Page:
A favourable slant of wind enabled us to make the land of New South Wales on the 12th of October, about 8 leagues distant. We stood on till we were within about six or seven miles from the shore, and then ranged pleasantly along the coast. At noon we were abreast of a point of land, called Red Point, only ten leagues distant from Botany Bay. The wind springing up to the eastward, we stood from the land, under an easy sail, till day-light, when we were quite abreast of the Bay ; and, at noon, on the 13th, came to an anchor in Port Jackson, about five or six leagues to the northward of it.
At ten o'clock the next morning the convicts were all ordered on shore; their appearance was truly deplorable, the generality of them being emaciated by disease, and those who laboured under no bodily disorder, from the scantiness of their allowance, were in no better plight. The boats from all the ships in the harbour attended, in order to land them; there were in all two hundred and fifty men, six women, and a convict's wife and child who had obtained permission to accompany her husband. We lost during the voyage thirty-two men. Upon their landing they were entirely new cloathed from the King's store, and their old things were all burnt, in order to prevent any infectious disorder that might have been in the ship, from being introduced into the colony.
Departure from the Colony
Some of the vessels of the Third Fleet were to proceed to the Southern Whale Fisheries after unloading the prisoners; the rest were bound for Bengal where they were to be freighted back to England with cotton. The sailors on board the Nootka ships were to have nine guineas for the run to Botany Bay after which they were to share as whale fishermen do. The other sailors were paid twenty five shillings per month.
The Active departed Port Jackson on 23 December 1791 bound for Bombay.
Notes and Links
1). Some sources record the Active arriving in Port Jackson on 26 September 1791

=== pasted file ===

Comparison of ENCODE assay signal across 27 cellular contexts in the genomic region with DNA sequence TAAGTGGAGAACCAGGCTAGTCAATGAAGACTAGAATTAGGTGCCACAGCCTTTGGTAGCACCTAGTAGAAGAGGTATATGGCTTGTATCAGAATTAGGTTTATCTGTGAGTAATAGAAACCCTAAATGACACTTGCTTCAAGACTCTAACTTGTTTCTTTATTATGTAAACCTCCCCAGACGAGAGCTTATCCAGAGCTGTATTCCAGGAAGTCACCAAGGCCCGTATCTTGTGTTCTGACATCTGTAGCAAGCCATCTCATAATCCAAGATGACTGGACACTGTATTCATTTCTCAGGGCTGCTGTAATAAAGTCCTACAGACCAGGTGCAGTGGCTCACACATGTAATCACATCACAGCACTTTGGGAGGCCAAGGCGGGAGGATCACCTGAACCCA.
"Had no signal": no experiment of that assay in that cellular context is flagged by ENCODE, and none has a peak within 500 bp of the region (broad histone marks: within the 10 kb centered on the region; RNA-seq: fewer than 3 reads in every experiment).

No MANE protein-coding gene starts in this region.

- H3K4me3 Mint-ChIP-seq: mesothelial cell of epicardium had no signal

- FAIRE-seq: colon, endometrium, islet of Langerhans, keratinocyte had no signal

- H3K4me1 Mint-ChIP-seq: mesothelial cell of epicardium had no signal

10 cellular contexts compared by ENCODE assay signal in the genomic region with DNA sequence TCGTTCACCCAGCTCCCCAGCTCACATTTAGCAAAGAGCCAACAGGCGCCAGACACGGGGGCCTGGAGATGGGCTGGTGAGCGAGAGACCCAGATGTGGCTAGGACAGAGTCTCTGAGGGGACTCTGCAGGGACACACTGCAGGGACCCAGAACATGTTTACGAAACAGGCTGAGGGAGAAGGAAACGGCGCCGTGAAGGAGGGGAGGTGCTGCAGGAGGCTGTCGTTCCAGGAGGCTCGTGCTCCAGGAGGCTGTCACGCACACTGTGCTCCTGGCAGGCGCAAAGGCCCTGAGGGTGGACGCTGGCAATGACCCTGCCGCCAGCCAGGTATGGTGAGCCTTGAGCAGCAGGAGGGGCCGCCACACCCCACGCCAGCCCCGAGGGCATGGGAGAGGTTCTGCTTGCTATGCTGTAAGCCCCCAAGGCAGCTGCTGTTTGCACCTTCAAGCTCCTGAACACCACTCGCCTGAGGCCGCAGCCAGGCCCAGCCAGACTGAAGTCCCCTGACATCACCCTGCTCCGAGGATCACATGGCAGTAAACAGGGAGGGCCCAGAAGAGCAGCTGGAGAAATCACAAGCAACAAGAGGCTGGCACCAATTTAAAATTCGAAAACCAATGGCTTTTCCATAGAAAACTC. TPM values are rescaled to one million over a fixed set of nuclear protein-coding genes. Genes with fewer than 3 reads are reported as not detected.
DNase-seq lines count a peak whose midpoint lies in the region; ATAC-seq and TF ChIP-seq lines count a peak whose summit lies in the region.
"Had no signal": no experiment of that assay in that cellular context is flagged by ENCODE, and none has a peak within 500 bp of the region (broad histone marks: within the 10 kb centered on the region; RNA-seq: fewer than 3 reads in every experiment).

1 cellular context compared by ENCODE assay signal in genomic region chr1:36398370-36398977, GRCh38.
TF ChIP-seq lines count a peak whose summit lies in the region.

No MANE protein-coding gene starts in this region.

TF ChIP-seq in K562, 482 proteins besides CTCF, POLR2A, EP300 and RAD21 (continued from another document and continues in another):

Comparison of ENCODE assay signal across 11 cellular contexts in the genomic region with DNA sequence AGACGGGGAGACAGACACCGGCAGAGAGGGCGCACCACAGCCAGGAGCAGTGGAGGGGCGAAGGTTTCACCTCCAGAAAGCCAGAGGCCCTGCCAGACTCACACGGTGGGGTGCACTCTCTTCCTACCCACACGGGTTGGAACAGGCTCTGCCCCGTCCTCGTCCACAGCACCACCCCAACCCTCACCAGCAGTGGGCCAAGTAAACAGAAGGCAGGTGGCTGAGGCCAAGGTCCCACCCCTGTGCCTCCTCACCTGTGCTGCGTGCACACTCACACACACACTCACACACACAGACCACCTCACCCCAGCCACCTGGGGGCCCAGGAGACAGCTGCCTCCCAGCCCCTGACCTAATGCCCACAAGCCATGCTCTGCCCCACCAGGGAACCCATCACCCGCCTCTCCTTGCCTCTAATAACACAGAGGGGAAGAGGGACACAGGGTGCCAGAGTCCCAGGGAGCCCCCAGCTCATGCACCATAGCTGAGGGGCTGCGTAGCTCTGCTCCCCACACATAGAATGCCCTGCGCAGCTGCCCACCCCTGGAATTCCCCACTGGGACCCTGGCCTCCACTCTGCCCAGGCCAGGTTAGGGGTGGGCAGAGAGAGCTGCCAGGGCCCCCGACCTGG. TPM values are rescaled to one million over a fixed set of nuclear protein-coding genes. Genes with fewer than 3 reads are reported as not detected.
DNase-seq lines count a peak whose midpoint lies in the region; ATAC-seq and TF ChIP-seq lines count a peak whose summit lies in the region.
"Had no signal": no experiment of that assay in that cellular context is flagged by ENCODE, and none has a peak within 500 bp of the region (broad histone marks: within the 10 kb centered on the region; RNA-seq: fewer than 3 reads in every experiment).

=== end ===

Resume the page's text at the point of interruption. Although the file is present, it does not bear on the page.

6). The British Critic.... We shall introduce no other extract, but one which relates to a man who has excited universal curiosity - the celebrated Barrington. But before I bade adieu to Rose Hill, in all probability for the last time of my life, it struck me, that there yet remained one object of consideration not to be slighted: Barrington had been in the settlement between two and three months, and I had not seen him. I saw him with curiosity. He is tall, approaching to fix feet, slender, and his gait and manner bespeak liveliness and activity. Of that elegance and fashion, with which my imagination had decked him (I know not why), I could distinguish no trace. Great allowance should, however, be made for depression, and unavoidable * deficiency of dress. His face is thoughtful and intelligent; to a strong cast of countenance, he adds a penetrating eye, and a prominent forehead: his whole demeanor is humble, not servile. Both on his passage from England, and since his arrival here, his conduct has been irreproachable. He is appointed high-constable of the settlement of Rose Hill, a post of some respectability, and certainly one of importance to those who live here. His knowledge of men, particularly of that part of them into whose morals, manners, and behaviour, he is ordered especially to inspect, eminently fit him for the office. I cannot quit him without bearing my testimony, that his talents promise to be directed in future, to make reparation to society, for the offences he has heretofore committed against it, he is ordered especially to inspect, eminently fit him for the office. I cannot quit him without bearing my testimony, that his talents promise to be directed in future, to make reparation to society, for the offences he has heretofore committed against it.' - The British Critic., Volume 2, p. 66